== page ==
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Cloud Seeding Works in Drought-hit Regions

Cloud seeding, an artificial rain-making technique, has helped relieve severe drought in parts of China.

Chen Zhiyu, a division director with the State Meteorological Administration, told China Daily yesterday: "Now we are using this method in Beijing and other drought-hit areas to create rainfall."


Experts and rain-making workers have been stationed upstream of the Miyun and Guanting reservoirs, Beijing's main sources of drinking water, preparing to make more rain and expand the water that the Chinese capital has stored.


In June and July, dozens of silver-iodide missiles were fired in Beijing to alleviate the dry spell.


Zhou Xiaoping, an expert with the Beijing Special Meteorology Office, said the artificial rainfall will help plants grow, increase the water level in reservoirs and add water to the barren soil.


Although it has rained much more frequently this year than in previous years, the precipitation in Beijing remains below the Chinese average, he said.


More artificial rainfall projects can be expected in the next few days, according to the local weather control office.


The severe drought since June in central China's Hunan and east China's Zhejiang and Jiangxi provinces is continuing. Local water-conservation and meteorological departments are seeking every possible opportunity to induce artificial rain.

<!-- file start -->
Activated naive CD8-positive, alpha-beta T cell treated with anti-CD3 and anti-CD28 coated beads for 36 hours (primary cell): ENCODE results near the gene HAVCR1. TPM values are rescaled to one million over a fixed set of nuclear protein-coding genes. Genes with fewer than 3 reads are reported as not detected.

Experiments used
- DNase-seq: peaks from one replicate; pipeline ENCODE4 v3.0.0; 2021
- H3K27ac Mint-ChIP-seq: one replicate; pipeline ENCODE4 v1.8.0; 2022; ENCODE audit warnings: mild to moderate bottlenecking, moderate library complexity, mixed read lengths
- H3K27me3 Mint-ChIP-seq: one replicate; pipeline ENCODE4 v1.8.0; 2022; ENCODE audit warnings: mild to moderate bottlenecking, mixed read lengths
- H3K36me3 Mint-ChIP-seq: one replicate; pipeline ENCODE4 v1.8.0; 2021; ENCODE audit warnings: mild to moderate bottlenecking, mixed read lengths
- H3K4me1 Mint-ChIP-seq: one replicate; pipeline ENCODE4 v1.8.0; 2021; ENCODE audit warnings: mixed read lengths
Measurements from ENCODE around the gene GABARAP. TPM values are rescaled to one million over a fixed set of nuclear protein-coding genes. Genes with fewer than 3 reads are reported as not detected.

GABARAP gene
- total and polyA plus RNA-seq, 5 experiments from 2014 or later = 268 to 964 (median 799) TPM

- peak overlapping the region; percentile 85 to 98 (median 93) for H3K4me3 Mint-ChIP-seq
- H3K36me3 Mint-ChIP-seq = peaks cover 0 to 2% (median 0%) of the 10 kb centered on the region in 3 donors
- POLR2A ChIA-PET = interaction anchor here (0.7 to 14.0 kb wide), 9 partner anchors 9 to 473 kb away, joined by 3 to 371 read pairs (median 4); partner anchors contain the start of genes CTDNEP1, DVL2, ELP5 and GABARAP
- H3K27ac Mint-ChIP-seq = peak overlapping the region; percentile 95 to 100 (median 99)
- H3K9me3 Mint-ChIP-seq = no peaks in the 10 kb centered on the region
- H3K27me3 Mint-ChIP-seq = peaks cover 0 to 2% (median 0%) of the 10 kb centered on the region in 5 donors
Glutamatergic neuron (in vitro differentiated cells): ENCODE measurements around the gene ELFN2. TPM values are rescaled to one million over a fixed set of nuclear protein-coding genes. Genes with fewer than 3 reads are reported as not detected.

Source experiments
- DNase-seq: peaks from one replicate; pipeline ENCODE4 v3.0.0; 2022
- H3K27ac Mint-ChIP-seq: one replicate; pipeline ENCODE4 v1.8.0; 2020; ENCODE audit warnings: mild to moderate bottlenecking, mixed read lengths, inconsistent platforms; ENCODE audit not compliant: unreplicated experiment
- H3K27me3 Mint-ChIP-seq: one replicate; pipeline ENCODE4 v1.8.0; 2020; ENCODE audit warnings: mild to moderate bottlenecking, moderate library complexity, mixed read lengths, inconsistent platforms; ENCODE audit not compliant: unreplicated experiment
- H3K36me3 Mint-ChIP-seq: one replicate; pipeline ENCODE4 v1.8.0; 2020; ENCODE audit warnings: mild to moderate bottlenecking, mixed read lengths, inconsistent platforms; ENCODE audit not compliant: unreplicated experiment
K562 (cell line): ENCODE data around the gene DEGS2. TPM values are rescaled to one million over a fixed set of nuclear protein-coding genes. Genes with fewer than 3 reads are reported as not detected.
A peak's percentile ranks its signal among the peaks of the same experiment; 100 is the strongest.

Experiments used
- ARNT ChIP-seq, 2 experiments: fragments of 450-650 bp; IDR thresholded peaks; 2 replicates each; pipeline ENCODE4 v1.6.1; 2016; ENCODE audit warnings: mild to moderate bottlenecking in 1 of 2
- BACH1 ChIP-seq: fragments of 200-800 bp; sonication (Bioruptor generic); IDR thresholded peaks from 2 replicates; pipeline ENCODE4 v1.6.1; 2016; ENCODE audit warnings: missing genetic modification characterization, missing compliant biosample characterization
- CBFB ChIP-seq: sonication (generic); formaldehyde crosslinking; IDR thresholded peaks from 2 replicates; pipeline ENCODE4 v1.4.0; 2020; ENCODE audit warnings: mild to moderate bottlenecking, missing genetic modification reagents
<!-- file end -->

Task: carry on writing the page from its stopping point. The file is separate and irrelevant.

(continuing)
Some 6.67 million hectares of Chinese farmland have been affected by drought, and about 8.5 million people across the nation still face problems because of the drought.


But the severe drought has been eased in some areas thanks to cloud seeding.


Local sources said yesterday the cloud-seeding operations have brought about 10 to 20 millimeters of rain to several counties in Hunan Province.


Consistently high temperatures and scant rainfall have caused great problems for people in Jiangxi Province.


Statistics released by the provincial flood-control and drought-relief headquarters show that, by Monday this week, some 1.56 million people and 910,000 head of livestock in the province had suffered from a shortage of drinking water.


Some 1.32 million hectares of farmland have been affected and certain crops will provide no harvest this season. The drought disaster has inflicted economic losses of some 1.4 billion yuan (US$168 million) on Jiangxi, including 1.2 billion yuan (US$145 million) in losses to agriculture.


The provincial authorities are working to combat the drought, including by digging new wells and dispatching water tankers to residents in affected areas.


(China Daily August 1, 2003)

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